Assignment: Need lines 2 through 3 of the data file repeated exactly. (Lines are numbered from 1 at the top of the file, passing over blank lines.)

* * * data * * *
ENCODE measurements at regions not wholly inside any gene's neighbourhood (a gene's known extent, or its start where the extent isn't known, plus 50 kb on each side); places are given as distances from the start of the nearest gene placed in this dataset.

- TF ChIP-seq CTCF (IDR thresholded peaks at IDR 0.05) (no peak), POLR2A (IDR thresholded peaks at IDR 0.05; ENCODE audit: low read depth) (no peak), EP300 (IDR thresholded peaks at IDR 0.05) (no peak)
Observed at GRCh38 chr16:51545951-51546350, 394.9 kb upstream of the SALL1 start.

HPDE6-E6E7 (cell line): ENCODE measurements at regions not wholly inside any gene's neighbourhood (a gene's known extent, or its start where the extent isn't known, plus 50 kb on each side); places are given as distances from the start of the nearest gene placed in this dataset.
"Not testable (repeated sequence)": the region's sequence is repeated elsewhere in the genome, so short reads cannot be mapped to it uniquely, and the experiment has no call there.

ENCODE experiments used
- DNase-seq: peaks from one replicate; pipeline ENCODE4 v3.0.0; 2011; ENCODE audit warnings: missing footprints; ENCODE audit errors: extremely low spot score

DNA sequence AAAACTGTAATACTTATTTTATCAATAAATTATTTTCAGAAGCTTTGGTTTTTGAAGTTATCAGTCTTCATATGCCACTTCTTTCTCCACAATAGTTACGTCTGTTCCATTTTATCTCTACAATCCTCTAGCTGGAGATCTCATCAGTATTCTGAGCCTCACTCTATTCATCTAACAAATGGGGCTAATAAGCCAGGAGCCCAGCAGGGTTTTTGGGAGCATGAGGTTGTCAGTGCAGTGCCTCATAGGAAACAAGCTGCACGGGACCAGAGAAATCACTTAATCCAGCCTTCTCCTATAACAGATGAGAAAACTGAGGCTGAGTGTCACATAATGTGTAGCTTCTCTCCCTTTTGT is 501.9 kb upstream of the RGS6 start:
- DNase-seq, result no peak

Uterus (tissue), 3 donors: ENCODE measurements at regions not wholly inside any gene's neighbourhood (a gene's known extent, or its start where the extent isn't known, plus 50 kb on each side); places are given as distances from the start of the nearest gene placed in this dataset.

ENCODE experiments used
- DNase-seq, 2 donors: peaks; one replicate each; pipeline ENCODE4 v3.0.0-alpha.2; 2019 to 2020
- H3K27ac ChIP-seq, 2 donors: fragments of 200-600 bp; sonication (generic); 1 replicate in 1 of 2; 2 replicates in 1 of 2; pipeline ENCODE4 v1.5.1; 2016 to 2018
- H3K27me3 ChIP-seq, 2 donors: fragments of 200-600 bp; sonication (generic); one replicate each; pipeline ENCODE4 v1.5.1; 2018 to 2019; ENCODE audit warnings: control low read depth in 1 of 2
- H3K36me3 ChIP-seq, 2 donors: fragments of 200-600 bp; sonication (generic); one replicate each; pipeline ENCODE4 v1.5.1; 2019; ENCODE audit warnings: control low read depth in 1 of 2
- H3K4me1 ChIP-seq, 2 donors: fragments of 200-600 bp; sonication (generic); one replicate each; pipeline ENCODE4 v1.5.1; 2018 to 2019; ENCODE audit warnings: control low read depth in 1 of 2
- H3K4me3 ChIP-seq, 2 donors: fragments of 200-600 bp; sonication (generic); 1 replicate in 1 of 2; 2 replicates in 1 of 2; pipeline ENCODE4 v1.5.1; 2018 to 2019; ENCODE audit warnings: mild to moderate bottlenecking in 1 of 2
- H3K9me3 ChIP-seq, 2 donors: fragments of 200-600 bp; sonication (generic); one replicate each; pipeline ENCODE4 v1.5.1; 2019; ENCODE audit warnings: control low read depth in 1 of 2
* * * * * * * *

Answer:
- TF ChIP-seq CTCF (IDR thresholded peaks at IDR 0.05) (no peak), POLR2A (IDR thresholded peaks at IDR 0.05; ENCODE audit: low read depth) (no peak), EP300 (IDR thresholded peaks at IDR 0.05) (no peak)
Observed at GRCh38 chr16:51545951-51546350, 394.9 kb upstream of the SALL1 start.